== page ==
Last month, the European Commission proposed a new directive to enhance Internet privacy rights by regulating the access, collection, and use of personal data online. The proposed regulation would require Internet-based companies to obtain consumers’ express consent before using their personal data, and would also require those companies to delete user data upon request. The new directive would protect information ranging from e-mail and IP addresses to bank records and posts on social networking sites.
Notably, the proposed directive will not exempt American-based companies doing business in the European Union. Rather, the new regulation would require companies that offer services to EU citizens to provide the same protections for personal data handled outside the EU. This could be a potential blow – or at least an administrative hurdle – for global companies like Facebook, which has already been subject to multiple lawsuits involving users’ privacy rights in the United States.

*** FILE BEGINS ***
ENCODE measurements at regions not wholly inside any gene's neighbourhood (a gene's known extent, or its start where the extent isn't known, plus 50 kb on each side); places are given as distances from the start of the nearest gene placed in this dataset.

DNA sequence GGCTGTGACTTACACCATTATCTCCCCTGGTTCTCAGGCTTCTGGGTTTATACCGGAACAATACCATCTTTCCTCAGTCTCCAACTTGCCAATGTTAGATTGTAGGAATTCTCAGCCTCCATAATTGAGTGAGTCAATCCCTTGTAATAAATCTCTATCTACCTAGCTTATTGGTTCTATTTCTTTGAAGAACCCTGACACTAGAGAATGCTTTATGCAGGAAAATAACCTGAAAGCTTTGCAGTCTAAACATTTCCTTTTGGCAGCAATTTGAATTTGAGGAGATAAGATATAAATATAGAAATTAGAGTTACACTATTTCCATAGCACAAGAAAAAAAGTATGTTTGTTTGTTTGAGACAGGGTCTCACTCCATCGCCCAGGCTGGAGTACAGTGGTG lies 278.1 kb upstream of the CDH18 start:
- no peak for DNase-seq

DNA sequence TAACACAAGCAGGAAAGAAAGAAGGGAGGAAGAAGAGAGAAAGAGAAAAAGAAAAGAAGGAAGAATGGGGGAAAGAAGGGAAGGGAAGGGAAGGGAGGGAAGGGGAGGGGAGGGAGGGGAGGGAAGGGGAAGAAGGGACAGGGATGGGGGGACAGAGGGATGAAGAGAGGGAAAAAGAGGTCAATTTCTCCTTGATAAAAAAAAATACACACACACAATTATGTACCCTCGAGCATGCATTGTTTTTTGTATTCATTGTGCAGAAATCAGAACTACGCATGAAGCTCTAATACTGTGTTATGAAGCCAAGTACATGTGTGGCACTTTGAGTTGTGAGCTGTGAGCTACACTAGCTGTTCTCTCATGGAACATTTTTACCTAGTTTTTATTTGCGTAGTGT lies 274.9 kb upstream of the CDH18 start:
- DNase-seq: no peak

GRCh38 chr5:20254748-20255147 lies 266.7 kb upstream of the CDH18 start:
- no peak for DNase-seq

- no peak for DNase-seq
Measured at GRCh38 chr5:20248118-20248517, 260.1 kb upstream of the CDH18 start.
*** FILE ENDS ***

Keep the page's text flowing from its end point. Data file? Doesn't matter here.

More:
While U.S. legislators may eventually follow the EU’s lead and enact statutes to broaden the right to online privacy, the United States has historically lagged behind Europe when it comes to privacy protection. In fact, the EU Charter of Fundamental Rights expressly guarantees the right to “protection of personal data.” Still, if the new EU regulation passes parliament this year, American Internet giants like Amazon and Facebook may have to revise their privacy policies for European Union consumers. This should at least prompt Congress to consider whether American Internet users deserve the same protections.